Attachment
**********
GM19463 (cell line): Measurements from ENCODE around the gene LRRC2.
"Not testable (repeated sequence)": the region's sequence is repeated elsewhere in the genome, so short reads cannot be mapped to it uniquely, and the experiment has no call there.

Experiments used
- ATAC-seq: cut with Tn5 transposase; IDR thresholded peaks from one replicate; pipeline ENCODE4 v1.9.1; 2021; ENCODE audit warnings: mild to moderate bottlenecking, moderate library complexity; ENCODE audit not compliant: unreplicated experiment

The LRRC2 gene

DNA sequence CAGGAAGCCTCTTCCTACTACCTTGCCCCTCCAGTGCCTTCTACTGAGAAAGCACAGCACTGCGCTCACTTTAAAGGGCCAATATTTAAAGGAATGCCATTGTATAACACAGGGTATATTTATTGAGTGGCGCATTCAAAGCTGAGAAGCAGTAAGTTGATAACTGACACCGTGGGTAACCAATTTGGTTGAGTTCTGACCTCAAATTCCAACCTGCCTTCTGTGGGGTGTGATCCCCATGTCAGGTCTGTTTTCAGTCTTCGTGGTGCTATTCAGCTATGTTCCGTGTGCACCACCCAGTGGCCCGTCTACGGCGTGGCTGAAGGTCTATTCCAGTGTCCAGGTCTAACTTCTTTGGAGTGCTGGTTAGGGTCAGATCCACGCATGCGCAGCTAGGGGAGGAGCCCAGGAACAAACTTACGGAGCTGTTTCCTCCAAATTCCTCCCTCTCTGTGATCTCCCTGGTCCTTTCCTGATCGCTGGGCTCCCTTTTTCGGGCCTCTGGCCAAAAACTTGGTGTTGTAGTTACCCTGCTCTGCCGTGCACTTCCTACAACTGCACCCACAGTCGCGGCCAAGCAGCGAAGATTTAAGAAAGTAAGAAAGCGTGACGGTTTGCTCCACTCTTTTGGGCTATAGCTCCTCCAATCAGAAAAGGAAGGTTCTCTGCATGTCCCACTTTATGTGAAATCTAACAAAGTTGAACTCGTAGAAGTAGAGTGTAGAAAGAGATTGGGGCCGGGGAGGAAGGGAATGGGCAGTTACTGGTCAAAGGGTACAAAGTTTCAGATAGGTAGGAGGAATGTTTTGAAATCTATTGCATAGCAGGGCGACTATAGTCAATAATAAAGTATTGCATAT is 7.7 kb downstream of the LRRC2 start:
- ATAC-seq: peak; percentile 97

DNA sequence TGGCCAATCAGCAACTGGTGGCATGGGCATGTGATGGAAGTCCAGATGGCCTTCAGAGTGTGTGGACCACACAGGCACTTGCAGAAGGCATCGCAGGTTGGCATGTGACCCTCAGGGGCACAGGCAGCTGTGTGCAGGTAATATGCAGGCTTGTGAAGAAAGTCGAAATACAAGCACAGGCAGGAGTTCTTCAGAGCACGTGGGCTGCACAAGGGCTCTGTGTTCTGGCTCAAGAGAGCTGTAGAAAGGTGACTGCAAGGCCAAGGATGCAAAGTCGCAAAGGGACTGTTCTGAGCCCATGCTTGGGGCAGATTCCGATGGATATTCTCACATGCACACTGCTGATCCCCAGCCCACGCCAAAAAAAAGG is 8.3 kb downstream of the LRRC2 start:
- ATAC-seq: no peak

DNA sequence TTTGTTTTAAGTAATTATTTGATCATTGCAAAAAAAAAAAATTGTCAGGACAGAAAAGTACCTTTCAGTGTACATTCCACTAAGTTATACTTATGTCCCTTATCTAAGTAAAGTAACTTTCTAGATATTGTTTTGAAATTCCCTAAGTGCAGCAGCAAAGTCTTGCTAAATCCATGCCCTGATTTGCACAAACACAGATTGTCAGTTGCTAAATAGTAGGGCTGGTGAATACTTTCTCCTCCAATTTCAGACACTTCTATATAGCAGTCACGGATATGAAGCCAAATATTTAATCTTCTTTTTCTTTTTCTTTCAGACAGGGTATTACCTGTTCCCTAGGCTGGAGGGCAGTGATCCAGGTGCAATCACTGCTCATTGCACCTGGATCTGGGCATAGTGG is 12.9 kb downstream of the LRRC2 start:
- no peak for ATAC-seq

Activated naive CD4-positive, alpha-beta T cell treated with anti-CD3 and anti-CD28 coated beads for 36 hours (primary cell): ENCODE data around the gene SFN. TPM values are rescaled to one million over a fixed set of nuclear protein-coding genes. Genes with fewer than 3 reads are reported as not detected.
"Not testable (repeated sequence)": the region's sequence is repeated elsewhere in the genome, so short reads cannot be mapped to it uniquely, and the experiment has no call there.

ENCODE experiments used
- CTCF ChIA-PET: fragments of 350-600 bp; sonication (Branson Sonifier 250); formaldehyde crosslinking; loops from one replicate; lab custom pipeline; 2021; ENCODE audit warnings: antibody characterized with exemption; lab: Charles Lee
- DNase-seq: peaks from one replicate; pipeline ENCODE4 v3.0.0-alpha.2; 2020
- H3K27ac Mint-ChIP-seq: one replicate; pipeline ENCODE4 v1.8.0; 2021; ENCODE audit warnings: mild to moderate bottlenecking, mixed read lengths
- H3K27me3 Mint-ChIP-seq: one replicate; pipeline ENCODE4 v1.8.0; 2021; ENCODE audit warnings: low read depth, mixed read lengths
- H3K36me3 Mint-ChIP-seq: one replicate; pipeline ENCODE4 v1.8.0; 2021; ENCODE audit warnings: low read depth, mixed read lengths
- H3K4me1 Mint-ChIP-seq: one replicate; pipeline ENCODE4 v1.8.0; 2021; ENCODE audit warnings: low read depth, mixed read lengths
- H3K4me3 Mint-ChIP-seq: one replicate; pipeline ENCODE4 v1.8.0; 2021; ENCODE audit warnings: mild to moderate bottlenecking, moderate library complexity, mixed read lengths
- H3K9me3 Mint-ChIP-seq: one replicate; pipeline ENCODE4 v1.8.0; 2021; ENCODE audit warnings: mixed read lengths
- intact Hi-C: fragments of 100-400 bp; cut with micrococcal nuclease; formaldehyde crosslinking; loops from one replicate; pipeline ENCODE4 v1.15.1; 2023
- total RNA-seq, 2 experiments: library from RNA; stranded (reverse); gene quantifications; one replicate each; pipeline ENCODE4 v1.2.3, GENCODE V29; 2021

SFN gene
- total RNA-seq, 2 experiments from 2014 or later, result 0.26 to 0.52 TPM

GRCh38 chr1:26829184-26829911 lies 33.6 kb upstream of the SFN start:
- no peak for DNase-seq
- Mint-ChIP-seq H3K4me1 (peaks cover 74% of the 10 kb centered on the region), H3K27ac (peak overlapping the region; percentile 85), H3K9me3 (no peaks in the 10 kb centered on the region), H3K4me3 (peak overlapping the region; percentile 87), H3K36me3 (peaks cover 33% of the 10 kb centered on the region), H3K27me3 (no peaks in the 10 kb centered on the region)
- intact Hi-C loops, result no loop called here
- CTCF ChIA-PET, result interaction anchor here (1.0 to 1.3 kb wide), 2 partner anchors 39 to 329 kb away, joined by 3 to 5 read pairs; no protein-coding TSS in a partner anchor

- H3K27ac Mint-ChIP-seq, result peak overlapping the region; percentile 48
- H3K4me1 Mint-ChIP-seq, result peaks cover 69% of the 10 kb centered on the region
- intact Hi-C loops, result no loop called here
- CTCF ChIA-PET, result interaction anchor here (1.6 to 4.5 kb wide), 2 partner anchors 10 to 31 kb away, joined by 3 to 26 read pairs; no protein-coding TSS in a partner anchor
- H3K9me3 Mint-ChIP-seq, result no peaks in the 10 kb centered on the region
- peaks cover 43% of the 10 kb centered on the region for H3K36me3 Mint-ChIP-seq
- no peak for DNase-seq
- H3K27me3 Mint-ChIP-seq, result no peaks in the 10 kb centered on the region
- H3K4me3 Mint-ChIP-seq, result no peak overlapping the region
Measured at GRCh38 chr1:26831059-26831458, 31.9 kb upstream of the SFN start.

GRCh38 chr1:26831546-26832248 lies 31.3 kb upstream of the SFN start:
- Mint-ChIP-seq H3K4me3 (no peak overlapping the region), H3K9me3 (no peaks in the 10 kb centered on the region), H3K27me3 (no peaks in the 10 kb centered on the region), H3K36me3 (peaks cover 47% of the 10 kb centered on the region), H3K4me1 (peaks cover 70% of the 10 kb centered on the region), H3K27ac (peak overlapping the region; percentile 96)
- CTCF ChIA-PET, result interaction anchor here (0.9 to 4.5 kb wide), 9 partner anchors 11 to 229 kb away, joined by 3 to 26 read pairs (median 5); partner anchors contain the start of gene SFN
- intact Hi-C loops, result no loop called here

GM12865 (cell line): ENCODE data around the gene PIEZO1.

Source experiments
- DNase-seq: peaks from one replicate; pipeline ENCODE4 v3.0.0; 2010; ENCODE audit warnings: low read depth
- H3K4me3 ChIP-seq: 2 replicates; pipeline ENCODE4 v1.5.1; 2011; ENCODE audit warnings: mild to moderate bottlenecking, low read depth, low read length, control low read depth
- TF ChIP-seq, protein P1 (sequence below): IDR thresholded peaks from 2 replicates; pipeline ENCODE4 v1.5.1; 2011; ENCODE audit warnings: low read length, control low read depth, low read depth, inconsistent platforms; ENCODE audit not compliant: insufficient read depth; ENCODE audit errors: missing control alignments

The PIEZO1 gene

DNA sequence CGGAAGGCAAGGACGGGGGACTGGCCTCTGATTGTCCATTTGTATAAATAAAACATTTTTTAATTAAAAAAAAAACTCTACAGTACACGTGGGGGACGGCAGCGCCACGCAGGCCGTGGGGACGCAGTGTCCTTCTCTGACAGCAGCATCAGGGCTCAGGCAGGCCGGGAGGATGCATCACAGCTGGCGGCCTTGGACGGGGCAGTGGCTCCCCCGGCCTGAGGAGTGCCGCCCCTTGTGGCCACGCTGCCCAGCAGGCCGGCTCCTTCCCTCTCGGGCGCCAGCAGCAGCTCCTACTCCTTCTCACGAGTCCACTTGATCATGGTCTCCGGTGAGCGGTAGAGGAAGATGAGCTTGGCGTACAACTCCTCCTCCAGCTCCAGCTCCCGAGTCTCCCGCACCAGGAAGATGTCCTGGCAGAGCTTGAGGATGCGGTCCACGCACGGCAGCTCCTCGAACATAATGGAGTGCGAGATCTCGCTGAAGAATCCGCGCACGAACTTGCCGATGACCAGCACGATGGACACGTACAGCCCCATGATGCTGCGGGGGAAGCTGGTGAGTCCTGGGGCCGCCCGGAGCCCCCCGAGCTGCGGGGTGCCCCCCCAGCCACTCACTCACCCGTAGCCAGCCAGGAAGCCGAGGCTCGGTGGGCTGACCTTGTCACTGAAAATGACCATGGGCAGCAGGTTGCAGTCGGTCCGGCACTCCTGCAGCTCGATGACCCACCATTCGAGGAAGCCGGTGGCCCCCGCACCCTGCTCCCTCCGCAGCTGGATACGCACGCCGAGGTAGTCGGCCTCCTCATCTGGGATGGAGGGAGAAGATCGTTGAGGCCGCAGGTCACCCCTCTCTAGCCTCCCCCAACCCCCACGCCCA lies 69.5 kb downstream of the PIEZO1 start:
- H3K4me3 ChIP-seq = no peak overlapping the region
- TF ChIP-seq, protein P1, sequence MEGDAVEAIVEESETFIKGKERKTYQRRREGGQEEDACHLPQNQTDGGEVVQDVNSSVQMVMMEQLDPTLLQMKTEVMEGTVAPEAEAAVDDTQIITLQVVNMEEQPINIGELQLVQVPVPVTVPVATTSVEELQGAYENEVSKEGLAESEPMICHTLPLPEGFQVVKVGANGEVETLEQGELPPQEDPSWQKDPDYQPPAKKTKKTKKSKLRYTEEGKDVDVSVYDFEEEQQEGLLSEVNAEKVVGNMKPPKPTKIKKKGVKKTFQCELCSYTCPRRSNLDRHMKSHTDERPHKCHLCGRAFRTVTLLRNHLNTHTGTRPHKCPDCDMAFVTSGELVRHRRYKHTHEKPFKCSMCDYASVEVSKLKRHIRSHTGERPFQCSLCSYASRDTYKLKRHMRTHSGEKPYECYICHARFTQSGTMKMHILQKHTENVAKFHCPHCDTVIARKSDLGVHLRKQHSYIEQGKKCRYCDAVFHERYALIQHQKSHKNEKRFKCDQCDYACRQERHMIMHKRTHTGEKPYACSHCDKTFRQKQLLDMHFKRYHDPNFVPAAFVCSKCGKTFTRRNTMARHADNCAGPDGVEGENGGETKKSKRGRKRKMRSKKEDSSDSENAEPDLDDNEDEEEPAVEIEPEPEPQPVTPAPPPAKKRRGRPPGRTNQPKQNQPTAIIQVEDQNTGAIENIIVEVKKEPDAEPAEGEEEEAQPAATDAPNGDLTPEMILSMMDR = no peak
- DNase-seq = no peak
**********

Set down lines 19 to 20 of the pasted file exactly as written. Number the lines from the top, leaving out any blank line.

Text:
- H3K36me3 Mint-ChIP-seq: one replicate; pipeline ENCODE4 v1.8.0; 2021; ENCODE audit warnings: low read depth, mixed read lengths
- H3K4me1 Mint-ChIP-seq: one replicate; pipeline ENCODE4 v1.8.0; 2021; ENCODE audit warnings: low read depth, mixed read lengths